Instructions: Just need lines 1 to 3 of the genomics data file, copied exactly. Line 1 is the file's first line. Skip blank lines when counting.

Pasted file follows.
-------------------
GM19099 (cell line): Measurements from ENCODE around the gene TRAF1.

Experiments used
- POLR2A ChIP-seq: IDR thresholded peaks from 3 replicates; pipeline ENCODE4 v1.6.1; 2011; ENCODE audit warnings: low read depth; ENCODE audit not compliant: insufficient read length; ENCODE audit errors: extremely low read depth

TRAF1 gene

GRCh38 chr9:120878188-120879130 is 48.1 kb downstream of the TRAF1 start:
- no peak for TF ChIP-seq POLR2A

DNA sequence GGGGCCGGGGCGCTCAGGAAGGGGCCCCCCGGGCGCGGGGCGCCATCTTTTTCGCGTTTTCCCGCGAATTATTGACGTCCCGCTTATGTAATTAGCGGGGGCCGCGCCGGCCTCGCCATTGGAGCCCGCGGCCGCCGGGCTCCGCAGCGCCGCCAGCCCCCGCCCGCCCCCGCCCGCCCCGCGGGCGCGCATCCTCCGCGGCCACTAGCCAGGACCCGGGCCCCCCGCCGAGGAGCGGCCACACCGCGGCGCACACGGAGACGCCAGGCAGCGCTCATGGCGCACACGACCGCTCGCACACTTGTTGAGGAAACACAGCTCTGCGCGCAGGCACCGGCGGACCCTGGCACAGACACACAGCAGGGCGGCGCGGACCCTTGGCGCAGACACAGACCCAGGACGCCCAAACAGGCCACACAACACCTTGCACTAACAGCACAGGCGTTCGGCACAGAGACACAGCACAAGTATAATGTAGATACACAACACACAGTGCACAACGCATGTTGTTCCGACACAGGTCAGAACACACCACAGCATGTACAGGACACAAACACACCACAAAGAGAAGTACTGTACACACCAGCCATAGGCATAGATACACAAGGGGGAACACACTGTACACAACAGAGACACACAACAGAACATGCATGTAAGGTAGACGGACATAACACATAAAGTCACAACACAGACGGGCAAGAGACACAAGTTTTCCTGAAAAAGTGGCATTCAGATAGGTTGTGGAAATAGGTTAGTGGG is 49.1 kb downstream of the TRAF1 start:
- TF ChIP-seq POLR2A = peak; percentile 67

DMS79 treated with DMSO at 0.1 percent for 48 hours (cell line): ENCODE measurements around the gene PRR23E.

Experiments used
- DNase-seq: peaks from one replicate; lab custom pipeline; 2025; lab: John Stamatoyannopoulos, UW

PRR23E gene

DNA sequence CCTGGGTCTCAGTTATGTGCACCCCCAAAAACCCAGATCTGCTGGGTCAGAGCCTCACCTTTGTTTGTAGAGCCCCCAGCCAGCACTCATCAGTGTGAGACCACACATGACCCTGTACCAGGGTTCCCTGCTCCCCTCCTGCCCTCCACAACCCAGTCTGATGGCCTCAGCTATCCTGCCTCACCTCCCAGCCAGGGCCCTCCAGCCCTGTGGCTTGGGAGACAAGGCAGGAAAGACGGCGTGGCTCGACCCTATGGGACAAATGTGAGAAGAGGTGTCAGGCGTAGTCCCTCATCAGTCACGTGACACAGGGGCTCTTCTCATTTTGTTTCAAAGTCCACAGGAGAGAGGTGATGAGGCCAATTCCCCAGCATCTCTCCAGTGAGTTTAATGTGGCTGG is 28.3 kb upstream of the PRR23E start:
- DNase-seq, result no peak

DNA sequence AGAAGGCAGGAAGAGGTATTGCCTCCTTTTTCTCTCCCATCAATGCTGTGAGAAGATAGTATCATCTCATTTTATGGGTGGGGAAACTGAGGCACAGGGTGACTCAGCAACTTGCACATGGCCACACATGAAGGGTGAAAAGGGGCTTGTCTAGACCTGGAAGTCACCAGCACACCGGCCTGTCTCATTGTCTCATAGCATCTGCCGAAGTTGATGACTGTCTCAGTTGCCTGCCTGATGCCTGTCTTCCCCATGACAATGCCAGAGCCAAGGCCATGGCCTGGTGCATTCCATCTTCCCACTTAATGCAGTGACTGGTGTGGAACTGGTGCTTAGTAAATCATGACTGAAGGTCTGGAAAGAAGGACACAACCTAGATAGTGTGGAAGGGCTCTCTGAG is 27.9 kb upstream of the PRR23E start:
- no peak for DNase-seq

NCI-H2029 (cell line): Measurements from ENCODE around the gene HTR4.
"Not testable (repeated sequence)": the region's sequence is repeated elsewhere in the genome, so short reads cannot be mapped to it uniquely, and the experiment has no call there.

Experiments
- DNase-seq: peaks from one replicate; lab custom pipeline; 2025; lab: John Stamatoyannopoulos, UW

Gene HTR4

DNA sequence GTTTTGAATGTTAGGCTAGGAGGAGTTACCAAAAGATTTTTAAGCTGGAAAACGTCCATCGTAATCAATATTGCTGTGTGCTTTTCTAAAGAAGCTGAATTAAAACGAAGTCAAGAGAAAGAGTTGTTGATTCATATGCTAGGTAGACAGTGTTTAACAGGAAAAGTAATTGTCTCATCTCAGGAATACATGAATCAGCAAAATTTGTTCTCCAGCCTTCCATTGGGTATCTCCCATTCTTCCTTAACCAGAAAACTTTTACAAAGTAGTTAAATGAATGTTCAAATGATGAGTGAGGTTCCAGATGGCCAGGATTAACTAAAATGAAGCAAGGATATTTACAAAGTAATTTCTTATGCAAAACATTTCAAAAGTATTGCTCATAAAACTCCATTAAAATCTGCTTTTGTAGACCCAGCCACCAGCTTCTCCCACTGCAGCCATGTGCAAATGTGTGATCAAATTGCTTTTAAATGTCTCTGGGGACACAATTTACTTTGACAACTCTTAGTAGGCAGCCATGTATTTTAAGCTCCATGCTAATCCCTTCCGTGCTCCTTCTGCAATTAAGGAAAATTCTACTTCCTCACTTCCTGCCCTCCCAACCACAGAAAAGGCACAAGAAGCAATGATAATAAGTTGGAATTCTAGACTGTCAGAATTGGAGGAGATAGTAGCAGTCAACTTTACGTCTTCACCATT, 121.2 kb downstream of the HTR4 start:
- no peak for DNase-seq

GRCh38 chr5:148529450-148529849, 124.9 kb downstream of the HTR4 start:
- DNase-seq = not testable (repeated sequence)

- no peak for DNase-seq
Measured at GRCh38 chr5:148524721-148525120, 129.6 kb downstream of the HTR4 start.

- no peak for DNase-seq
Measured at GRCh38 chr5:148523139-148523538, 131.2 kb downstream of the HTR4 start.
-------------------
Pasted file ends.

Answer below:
GM19099 (cell line): Measurements from ENCODE around the gene TRAF1.

Experiments used
- POLR2A ChIP-seq: IDR thresholded peaks from 3 replicates; pipeline ENCODE4 v1.6.1; 2011; ENCODE audit warnings: low read depth; ENCODE audit not compliant: insufficient read length; ENCODE audit errors: extremely low read depth